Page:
Mechanosensation and pain

J Neurobiol. 2004 Oct;61(1):30-44. doi: 10.1002/neu.20078.


The ability of cells to detect and transduce mechanical stimuli impinging on them is a fundamental process that underlies normal cell growth, hearing, balance, touch, and pain. Surprisingly, little research has focused on mechanotransduction as it relates to the sensations of somatic touch and pain. In this article we will review data on the wealth of different mechanosensitive sensory neurons that innervate our main somatic sense organ the skin. The role of different types of mechanosensitive sensory neurons in pain under physiological and pathophysiological conditions (allodynia and hyperalgesia) will also be reviewed. Finally, recent work on the cellular and molecular mechanisms by which mechanoreceptive sensory neurons signal both innocuous and noxious sensation is evaluated in the context of pain.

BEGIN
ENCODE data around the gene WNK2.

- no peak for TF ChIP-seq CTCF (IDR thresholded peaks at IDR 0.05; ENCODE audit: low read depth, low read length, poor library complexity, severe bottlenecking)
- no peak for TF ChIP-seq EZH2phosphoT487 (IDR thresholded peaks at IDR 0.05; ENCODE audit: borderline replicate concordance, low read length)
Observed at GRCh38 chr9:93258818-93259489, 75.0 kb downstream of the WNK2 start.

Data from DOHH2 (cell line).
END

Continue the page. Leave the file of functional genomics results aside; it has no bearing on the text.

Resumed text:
Publication types

  • Research Support, Non-U.S. Gov't
  • Review

MeSH terms

  • Animals
  • Humans
  • Mechanoreceptors / metabolism*
  • Pain / metabolism*
  • Pain Measurement / methods